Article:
Colony cultures are based on the assumption that single viable cells can attach to the substratum, divide, and form a progeny of cells that constitute a cell colony. Colony cultures can be initiated either from the original disaggregated cell suspension made directly from animal tissue, or from primary or secondary cultures. When large numbers of viable cells are plated/cm2 of substratum, on culturing, a confluent layer of cells forms. When a small number of cells are plated/cm2 of substratum, then single, discrete cell colonies form. Colonies, especially ones initiated directly from tissues, are not necessarily uniform. The morphology and size of the colony depends on the kinds of cells plated, the degree of their differentiation, the cell generation time, the composition of the medium, the type of substratum, and the physical conditions. In practice, disaggregated tissue yields a variety of cells of varying degrees of maturity, resulting in heterogeneity in colony size and morphology. Colony cultures from secondary cultures usually have more uniform colonies.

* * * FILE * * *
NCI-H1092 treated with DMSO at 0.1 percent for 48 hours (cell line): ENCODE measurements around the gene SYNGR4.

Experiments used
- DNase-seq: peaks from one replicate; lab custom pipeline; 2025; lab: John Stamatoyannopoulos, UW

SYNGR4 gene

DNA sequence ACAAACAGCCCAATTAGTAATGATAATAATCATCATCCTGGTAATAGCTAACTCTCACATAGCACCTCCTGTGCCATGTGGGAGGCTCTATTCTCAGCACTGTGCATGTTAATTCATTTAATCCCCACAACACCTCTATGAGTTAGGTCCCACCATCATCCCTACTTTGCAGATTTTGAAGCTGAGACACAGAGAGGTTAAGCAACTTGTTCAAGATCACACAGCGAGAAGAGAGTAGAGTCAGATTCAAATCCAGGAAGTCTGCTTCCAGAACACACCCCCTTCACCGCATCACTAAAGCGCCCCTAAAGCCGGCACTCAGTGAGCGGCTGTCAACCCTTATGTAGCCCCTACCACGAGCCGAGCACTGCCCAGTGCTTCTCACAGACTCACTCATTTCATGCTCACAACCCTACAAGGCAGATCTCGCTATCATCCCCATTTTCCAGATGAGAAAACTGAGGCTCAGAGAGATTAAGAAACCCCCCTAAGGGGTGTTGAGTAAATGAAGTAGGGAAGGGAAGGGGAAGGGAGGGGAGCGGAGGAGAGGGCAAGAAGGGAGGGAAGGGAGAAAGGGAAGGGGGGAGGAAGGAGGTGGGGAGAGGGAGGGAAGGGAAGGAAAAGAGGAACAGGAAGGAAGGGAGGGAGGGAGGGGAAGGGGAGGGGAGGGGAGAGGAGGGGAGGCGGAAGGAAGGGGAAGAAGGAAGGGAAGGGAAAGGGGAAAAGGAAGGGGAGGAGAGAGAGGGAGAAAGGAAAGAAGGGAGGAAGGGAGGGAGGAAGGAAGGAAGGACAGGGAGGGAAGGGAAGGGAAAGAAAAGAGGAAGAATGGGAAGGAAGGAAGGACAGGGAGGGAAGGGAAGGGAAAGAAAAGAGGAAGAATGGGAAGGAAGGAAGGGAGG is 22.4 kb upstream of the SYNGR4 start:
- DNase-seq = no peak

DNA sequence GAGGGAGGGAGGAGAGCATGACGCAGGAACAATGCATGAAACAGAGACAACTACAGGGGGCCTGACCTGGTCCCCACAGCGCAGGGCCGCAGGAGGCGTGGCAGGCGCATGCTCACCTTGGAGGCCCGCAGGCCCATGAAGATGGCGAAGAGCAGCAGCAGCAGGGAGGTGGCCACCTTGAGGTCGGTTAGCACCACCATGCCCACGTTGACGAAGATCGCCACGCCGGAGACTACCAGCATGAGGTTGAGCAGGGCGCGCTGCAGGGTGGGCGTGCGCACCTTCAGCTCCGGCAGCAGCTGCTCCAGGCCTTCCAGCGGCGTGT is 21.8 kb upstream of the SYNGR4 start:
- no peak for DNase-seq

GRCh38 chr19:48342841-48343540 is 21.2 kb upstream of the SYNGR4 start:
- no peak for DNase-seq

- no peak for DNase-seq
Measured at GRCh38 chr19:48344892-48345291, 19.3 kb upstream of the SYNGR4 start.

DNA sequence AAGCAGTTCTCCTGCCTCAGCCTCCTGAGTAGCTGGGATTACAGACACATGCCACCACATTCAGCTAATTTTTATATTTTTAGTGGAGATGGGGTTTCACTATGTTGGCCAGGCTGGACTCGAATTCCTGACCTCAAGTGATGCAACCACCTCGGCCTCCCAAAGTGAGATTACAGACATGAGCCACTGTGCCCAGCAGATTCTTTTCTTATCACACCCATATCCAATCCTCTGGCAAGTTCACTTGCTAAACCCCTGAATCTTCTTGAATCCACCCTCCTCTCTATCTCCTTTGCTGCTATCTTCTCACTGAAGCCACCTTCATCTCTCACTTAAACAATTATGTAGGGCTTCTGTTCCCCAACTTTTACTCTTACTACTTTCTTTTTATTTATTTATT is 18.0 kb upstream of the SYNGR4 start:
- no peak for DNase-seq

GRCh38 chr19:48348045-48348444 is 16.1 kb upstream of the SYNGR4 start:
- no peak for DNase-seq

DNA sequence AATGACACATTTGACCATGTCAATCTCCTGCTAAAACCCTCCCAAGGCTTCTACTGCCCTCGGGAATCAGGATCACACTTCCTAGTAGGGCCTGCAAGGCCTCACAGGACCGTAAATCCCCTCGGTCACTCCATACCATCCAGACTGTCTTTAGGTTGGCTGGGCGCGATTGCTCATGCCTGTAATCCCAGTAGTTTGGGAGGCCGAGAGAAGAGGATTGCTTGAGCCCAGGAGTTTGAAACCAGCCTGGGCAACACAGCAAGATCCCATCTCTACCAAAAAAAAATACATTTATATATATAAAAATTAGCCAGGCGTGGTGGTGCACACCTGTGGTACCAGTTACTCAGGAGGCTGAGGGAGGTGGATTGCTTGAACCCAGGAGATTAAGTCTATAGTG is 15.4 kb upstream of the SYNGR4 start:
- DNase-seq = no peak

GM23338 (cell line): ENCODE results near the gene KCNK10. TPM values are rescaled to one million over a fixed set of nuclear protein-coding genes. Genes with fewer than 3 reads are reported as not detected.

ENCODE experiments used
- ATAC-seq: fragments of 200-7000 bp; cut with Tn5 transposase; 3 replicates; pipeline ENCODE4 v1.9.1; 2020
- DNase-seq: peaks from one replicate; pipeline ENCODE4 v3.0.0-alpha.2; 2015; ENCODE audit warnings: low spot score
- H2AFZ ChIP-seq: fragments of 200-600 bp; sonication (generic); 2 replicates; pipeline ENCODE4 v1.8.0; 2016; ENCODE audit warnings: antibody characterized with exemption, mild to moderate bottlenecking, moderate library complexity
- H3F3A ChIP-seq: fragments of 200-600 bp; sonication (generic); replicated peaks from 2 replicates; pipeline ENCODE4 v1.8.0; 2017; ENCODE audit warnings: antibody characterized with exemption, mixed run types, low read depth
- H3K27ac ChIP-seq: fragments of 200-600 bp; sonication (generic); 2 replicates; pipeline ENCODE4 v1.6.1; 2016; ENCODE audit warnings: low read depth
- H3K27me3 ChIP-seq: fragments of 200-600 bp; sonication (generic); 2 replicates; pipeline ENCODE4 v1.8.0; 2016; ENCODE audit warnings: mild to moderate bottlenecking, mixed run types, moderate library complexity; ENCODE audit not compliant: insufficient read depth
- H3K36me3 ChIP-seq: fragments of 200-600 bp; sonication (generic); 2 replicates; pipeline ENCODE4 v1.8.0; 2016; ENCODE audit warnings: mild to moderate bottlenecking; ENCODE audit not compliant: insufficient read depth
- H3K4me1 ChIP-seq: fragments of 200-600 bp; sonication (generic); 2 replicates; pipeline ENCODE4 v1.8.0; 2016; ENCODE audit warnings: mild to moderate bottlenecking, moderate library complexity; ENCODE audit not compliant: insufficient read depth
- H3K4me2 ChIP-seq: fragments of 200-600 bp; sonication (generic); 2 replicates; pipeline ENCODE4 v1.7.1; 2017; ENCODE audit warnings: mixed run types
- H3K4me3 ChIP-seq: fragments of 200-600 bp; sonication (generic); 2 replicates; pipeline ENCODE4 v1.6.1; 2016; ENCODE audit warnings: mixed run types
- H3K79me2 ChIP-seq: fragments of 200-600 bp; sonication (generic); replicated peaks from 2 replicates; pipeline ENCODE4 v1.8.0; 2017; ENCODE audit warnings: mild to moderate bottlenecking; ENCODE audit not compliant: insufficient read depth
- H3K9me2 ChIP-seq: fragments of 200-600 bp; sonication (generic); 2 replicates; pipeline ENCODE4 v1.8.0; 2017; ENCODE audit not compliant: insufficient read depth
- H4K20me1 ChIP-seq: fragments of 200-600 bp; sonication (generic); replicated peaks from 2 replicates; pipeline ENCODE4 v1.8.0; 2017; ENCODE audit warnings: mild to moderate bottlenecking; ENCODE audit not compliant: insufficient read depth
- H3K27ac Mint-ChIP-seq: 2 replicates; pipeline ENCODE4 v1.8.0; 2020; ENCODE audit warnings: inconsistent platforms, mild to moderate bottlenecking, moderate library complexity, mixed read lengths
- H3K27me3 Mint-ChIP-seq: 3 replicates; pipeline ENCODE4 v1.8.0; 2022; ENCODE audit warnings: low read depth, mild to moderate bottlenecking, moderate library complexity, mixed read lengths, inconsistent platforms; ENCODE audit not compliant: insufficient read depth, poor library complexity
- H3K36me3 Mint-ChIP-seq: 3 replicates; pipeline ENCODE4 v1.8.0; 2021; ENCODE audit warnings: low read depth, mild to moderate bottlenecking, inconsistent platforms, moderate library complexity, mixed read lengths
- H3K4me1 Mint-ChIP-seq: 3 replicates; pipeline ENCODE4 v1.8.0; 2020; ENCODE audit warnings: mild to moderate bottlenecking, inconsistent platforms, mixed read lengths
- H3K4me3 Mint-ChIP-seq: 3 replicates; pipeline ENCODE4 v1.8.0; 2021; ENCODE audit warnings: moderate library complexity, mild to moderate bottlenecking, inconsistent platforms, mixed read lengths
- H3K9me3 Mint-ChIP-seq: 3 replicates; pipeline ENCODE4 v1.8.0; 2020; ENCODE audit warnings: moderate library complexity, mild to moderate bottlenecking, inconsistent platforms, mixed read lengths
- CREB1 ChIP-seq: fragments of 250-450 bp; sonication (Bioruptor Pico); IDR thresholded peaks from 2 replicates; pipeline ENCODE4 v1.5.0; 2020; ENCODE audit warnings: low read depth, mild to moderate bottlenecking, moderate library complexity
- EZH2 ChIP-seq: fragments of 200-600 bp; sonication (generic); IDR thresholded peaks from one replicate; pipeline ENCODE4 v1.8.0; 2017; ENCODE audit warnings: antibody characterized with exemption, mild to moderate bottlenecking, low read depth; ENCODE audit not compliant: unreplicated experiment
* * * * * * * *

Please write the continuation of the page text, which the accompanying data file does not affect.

KeywordsGlial Fibrillary Acidic Protein Culture Vessel Newborn Mouse Plating Efficiency Sodium Metasilicate
Unable to display preview. Download preview PDF.
- Fedoroff, S. (1984), A method for the study of neural cell lineages based on colony culture and transplantation of cultured cells into the CNS, in Developmental Neuroscience: Physiological, Pharmacological and Clinical Aspects, Caciagle, F., Giacobini, E., Paoletti, R., eds., Elsevier, Amsterdam, pp. 373–376.Google Scholar
- Ham, R. G. (1972), Cloning of mammalian cells. Methods Cell Physiol. 5, 37–74.Google Scholar
- Labourdette, G. and Sensenbrenner, M. (1995), Growth factors and their receptors in the central nervous system, in Neuroglia, Kettenman, H. and Ransom, B. R., eds., Oxford University Press, New York, pp. 441–459.Google Scholar
- Miller, R. H. and Szigeti, B. (1991), Clonal analysis of astrocyte diversity in neonatal rat spinal cord cultures. Deuel. 113, 353–362.Google Scholar
- Skoff, R. P. and Knapp, P. E. (1995), The origin and lineage of macroglial cells, in Neuroglia, Kettenmann, H. and Ransom, B. R., eds., Oxford University Press, New York, pp. 135–148.Google Scholar